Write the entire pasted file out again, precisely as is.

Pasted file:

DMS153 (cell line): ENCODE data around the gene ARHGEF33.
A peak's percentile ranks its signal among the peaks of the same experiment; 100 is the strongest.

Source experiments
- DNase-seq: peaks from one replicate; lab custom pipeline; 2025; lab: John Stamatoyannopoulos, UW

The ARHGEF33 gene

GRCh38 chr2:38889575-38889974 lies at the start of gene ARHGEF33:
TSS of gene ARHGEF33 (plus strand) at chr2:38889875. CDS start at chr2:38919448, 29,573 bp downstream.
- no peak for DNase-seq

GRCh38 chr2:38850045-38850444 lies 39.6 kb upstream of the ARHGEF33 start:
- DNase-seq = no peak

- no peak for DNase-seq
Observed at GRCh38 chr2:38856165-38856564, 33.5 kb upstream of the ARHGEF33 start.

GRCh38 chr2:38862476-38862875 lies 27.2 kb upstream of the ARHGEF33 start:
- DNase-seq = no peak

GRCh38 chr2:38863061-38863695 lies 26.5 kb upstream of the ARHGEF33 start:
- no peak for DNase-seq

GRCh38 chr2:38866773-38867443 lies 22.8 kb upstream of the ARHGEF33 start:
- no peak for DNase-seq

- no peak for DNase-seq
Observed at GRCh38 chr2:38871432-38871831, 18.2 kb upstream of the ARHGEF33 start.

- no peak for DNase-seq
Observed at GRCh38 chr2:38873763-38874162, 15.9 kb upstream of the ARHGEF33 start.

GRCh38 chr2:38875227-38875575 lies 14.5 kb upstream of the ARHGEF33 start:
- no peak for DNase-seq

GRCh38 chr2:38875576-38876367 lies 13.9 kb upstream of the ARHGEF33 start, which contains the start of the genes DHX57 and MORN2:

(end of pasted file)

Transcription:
DMS153 (cell line): ENCODE data around the gene ARHGEF33.
A peak's percentile ranks its signal among the peaks of the same experiment; 100 is the strongest.

Source experiments
- DNase-seq: peaks from one replicate; lab custom pipeline; 2025; lab: John Stamatoyannopoulos, UW

The ARHGEF33 gene

GRCh38 chr2:38889575-38889974 lies at the start of gene ARHGEF33:
TSS of gene ARHGEF33 (plus strand) at chr2:38889875. CDS start at chr2:38919448, 29,573 bp downstream.
- no peak for DNase-seq

GRCh38 chr2:38850045-38850444 lies 39.6 kb upstream of the ARHGEF33 start:
- DNase-seq = no peak

- no peak for DNase-seq
Observed at GRCh38 chr2:38856165-38856564, 33.5 kb upstream of the ARHGEF33 start.

GRCh38 chr2:38862476-38862875 lies 27.2 kb upstream of the ARHGEF33 start:
- DNase-seq = no peak

GRCh38 chr2:38863061-38863695 lies 26.5 kb upstream of the ARHGEF33 start:
- no peak for DNase-seq

GRCh38 chr2:38866773-38867443 lies 22.8 kb upstream of the ARHGEF33 start:
- no peak for DNase-seq

- no peak for DNase-seq
Observed at GRCh38 chr2:38871432-38871831, 18.2 kb upstream of the ARHGEF33 start.

- no peak for DNase-seq
Observed at GRCh38 chr2:38873763-38874162, 15.9 kb upstream of the ARHGEF33 start.

GRCh38 chr2:38875227-38875575 lies 14.5 kb upstream of the ARHGEF33 start:
- no peak for DNase-seq

GRCh38 chr2:38875576-38876367 lies 13.9 kb upstream of the ARHGEF33 start, which contains the start of the genes DHX57 and MORN2: